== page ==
In my post about the Sanjukta Vikas Cooperative at Mineral Springs in Darjeeling, I had mentioned that I spent two days in Zimba’s Home Stay. “Zimba” is the home of Passang, who is a member of the Cooperative. He grew up on Mineral Springs and along with his brother, Kisan, he farms his family’s ancestral land. Their village is called Ambotay, in honor of an ancient mango tree that overhangs the main road. Continue reading “Zimba’s Hand Made Tea”
At the Life & Leaf Fair Trade shop in Darjeeling they were selling some organic tea produced in Darjeeling by “Mineral Springs.” Unlike the last tea garden I visited, the Makaibari Tea Estate, Mineral Springs is not listed by the Tea Board of India as one of the 87 Darjeeling Tea Gardens, so I was curious to find out more about it. Continue reading “Small is Big: Sanjukta Vikas”
After touring the factory at the Makaibari Tea Estate with a group from Young Mountain Tea, I joined them in a tea tasting session with Rajah Banerjee, the owner of the estate. Under Mr. Banerjee’s leadership, Makaibari has become the most famous of Darjeeling’s 87 tea gardens. A fourth generation tea planter, he is known for pioneering natural growing methods and social welfare programs. Continue reading “Tea with Rajah Banerjee”
After the Darjeeling Himalayan Railway left me at Kurseong, I made my way to the Makaibari Tea Estate, where I spent two days with a family of tea workers. My hostess, Pushpa, is one of several women participating in Makaibari’s home stay program, initiated by its charismatic and progressive owner, Rajah Banerjee. The program helps generate additional income for the tea communities while providing to the tourist a unique perspective on tea garden life. Continue reading “Makaibari: Organic, Biodynamic Tea”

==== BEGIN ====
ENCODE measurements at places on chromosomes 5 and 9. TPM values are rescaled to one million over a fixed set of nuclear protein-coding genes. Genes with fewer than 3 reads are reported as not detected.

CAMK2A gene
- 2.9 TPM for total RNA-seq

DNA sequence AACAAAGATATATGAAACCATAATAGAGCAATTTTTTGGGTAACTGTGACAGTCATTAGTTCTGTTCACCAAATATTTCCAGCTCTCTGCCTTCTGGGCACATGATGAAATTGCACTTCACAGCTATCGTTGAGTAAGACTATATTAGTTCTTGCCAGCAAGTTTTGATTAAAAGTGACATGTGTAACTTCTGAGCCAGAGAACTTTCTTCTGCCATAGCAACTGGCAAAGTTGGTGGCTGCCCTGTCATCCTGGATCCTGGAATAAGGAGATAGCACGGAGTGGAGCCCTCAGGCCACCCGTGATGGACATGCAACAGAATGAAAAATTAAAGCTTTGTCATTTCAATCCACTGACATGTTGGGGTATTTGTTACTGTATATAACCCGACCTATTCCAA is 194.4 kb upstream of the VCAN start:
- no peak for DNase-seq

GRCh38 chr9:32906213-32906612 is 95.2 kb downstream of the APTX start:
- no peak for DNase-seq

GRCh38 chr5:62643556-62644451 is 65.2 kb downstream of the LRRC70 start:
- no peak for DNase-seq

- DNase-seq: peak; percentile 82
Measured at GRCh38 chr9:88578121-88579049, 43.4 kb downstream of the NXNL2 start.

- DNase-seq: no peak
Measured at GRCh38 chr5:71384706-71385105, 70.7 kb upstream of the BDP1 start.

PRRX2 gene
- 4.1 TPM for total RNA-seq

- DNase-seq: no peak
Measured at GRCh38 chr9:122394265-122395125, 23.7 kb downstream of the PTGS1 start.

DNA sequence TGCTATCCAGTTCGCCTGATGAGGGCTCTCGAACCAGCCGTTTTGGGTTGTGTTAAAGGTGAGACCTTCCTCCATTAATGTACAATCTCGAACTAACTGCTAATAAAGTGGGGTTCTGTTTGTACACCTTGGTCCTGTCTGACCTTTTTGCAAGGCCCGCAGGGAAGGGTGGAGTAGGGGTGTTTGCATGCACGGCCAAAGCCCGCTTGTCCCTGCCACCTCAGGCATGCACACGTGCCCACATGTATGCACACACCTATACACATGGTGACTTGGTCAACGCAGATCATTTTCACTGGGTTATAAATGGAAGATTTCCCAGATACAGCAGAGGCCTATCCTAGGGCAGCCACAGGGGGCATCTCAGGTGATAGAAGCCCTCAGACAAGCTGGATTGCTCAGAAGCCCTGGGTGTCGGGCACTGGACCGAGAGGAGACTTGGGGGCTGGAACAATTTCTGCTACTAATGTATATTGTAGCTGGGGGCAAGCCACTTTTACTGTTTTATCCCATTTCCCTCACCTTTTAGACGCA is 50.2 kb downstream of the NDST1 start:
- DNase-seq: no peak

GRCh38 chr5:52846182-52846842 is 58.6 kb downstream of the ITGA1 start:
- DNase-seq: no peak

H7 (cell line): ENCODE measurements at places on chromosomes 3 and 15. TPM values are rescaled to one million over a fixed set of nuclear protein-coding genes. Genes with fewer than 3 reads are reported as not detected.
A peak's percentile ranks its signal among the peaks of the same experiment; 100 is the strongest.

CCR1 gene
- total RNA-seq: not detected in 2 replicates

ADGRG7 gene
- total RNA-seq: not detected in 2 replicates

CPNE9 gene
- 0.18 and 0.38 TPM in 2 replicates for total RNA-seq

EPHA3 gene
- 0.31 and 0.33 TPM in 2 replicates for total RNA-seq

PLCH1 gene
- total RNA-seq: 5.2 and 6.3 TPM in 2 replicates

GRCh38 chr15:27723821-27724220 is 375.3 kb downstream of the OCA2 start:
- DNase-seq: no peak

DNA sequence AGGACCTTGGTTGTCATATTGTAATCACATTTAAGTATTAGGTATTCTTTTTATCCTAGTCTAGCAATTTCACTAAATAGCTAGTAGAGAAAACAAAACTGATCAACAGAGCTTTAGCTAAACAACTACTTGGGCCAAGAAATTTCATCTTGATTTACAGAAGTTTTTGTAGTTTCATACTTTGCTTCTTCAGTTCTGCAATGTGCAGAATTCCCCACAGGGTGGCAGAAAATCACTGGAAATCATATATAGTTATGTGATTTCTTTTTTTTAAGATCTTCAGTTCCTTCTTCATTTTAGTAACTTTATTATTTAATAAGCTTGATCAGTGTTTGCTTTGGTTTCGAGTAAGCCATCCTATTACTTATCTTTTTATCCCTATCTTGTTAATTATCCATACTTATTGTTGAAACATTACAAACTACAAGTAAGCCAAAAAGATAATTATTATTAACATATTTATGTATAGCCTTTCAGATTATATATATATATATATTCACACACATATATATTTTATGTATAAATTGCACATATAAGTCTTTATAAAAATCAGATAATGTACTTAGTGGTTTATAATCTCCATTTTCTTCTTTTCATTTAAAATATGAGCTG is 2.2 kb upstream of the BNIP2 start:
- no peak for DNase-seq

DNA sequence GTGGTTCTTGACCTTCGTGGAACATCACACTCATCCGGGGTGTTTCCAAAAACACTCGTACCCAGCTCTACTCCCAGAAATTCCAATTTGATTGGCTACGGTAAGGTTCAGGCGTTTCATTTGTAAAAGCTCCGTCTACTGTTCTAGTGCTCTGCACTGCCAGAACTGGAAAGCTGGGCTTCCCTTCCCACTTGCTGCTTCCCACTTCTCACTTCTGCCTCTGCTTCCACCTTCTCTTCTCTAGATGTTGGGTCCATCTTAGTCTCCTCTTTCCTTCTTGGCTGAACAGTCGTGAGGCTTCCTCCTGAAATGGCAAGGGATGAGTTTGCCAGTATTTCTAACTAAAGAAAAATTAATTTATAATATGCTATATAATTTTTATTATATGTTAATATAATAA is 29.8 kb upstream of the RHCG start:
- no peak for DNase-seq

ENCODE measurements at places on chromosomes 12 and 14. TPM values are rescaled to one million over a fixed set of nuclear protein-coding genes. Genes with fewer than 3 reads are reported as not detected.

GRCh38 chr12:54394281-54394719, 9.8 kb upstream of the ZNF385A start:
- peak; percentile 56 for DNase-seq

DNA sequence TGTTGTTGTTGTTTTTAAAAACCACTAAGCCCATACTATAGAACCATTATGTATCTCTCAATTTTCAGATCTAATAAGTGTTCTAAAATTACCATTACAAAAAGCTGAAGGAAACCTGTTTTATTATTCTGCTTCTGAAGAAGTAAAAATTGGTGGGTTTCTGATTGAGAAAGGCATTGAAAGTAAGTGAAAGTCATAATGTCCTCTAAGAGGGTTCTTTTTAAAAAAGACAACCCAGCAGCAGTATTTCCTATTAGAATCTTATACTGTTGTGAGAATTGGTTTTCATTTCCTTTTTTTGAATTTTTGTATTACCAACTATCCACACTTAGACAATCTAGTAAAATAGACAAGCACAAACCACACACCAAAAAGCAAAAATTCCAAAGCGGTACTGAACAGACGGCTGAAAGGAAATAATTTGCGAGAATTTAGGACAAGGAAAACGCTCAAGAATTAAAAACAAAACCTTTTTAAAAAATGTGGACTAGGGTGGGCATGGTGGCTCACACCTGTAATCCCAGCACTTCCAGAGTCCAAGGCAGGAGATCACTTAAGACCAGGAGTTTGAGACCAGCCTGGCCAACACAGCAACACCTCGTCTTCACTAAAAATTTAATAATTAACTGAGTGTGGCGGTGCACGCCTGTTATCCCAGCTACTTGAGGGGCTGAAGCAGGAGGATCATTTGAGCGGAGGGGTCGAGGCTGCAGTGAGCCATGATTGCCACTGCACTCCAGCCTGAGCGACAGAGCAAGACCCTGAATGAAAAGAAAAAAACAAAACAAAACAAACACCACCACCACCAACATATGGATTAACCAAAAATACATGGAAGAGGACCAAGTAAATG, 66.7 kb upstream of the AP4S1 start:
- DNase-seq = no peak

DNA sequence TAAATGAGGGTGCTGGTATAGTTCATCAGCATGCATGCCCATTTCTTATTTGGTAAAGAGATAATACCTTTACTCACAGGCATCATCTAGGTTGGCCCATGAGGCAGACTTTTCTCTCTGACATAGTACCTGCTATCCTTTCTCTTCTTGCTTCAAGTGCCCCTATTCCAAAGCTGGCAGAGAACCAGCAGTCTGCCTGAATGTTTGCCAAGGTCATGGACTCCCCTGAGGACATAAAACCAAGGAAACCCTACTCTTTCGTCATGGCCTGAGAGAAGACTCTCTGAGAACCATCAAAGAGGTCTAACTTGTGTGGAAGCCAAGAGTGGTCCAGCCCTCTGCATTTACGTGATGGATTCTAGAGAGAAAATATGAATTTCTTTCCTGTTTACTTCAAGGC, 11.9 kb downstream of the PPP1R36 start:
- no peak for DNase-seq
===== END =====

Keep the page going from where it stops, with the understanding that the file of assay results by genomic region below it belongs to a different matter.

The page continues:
There are several tea estates near Kurseong, which is about 25 km south of Darjeeling. A Jeep covers the distance in just over an hour, but I rode the train instead, which takes more than twice as long but offers the unusual experience of traveling by a UNESCO World Heritage railway. Continue reading “Darjeeling Himalayan Railway”
Darjeeling tea gardens, of course, have tea bushes and tea factories. But they also contain residential villages and the social infrastructure to support their people. There are modest homes for the tea workers and bungalows for the garden managers. There are schools, temples, churches, daycare centers, clinics, tailors and small shops. Much of this infrastructure is subsidized by the operator of the garden, but the tea workers don’t own the land under the bushes they pluck. What are the implications of this sort of arrangement?
A few weeks ago I traveled in the Darjeeling district towards the Nepal border, to reach a school in Mirik where I was to do some teaching. The drive was very scenic, with heavy mist meandering through the tall pine trees flanking the twisty mountain road. The Mirik area is home to several of Darjeeling’s famed tea gardens, and after we left the pine forest the rolling hills were covered with tea bushes. Continue reading “Thurbo Tea Estate”